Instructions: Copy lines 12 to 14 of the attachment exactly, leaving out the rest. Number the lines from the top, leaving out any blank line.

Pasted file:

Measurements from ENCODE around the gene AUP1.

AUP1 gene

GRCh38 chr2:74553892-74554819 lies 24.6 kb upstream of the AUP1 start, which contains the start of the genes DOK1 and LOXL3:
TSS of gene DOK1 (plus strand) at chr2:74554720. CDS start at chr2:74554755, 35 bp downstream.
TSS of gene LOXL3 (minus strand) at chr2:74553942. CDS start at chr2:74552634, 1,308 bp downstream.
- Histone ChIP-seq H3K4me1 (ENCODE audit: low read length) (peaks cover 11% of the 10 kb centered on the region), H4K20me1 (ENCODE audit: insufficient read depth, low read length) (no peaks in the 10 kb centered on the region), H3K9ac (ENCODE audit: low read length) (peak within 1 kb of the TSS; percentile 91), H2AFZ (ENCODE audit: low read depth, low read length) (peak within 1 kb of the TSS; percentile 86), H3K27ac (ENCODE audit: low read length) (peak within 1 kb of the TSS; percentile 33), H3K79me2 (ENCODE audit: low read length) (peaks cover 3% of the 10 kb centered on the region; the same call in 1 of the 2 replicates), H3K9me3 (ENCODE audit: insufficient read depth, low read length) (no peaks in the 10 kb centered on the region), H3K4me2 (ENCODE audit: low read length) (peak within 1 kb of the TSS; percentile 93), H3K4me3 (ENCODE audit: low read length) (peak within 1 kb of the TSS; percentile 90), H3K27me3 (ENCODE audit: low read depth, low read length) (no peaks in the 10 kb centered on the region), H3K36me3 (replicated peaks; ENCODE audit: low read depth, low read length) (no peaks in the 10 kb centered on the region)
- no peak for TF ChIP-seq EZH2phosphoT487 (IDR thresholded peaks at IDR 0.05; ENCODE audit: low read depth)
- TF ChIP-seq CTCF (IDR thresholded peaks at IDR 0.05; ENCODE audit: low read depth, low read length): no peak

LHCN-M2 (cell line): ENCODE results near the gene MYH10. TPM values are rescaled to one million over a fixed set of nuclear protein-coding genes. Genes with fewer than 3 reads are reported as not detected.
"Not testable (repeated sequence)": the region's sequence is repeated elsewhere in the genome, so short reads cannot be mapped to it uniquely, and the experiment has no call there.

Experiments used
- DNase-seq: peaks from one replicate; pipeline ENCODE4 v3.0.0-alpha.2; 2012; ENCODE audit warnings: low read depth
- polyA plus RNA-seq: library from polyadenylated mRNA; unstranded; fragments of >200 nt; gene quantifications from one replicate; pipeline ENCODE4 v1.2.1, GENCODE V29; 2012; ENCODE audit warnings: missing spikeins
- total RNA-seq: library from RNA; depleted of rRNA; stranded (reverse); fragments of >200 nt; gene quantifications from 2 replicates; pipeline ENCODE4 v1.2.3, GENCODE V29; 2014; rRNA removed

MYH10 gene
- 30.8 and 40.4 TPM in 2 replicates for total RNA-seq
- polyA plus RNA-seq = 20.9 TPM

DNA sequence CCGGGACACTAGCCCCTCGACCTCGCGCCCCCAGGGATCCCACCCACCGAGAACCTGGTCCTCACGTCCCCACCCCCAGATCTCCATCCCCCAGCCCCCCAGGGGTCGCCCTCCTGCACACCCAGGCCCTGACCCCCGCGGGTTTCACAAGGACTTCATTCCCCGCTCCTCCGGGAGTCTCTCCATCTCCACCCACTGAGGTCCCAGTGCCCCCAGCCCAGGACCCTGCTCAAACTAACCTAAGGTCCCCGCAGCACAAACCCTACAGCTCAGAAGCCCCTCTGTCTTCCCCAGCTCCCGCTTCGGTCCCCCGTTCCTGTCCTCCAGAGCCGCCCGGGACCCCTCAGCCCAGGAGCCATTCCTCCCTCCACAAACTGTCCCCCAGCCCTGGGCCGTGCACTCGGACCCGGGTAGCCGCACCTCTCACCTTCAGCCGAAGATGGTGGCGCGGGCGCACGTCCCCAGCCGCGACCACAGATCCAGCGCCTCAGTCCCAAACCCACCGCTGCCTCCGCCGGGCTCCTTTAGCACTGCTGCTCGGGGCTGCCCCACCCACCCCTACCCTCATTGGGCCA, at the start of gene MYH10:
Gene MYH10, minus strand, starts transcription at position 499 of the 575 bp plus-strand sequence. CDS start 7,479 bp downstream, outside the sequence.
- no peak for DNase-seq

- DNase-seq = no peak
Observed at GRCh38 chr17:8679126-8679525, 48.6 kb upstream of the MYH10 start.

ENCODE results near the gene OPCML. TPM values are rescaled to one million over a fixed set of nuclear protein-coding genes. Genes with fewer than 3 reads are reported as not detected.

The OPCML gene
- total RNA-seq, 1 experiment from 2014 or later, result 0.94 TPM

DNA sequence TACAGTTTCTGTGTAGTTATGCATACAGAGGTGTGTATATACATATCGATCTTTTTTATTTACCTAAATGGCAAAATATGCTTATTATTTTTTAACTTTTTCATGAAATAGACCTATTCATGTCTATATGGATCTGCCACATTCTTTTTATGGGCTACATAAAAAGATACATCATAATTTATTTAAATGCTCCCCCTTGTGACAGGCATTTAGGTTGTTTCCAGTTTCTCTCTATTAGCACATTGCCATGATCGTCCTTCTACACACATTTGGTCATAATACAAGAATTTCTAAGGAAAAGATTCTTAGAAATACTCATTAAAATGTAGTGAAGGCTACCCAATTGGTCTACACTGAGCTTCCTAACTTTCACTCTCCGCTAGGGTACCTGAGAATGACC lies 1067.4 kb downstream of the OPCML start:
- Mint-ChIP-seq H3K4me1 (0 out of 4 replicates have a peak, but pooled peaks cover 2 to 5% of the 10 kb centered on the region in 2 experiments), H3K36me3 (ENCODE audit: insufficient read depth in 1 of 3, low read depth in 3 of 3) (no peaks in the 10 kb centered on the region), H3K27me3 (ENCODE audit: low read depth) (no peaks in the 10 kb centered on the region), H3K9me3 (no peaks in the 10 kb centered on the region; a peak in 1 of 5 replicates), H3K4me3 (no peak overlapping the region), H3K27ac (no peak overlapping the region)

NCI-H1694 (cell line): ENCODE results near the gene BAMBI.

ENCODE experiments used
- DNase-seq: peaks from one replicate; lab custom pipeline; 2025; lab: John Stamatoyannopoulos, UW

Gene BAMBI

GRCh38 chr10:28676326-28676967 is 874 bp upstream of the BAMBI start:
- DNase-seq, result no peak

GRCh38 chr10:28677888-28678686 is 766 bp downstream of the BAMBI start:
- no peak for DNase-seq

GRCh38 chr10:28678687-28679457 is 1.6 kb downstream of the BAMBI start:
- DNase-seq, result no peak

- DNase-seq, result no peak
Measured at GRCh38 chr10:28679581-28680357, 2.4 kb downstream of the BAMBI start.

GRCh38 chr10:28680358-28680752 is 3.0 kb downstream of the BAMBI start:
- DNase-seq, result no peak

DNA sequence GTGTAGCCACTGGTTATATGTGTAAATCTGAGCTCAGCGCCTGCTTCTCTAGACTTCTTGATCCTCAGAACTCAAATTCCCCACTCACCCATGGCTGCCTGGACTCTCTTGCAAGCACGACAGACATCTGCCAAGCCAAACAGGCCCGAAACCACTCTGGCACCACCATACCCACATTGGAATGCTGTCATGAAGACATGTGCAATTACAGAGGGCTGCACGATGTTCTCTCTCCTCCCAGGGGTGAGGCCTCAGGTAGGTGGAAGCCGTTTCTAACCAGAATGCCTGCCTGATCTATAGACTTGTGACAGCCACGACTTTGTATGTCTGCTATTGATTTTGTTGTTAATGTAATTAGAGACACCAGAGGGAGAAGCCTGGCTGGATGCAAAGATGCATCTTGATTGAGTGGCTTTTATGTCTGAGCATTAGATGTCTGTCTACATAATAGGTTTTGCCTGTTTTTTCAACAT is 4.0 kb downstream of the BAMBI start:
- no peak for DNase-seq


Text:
- DNase-seq: peaks from one replicate; pipeline ENCODE4 v3.0.0-alpha.2; 2012; ENCODE audit warnings: low read depth
- polyA plus RNA-seq: library from polyadenylated mRNA; unstranded; fragments of >200 nt; gene quantifications from one replicate; pipeline ENCODE4 v1.2.1, GENCODE V29; 2012; ENCODE audit warnings: missing spikeins
- total RNA-seq: library from RNA; depleted of rRNA; stranded (reverse); fragments of >200 nt; gene quantifications from 2 replicates; pipeline ENCODE4 v1.2.3, GENCODE V29; 2014; rRNA removed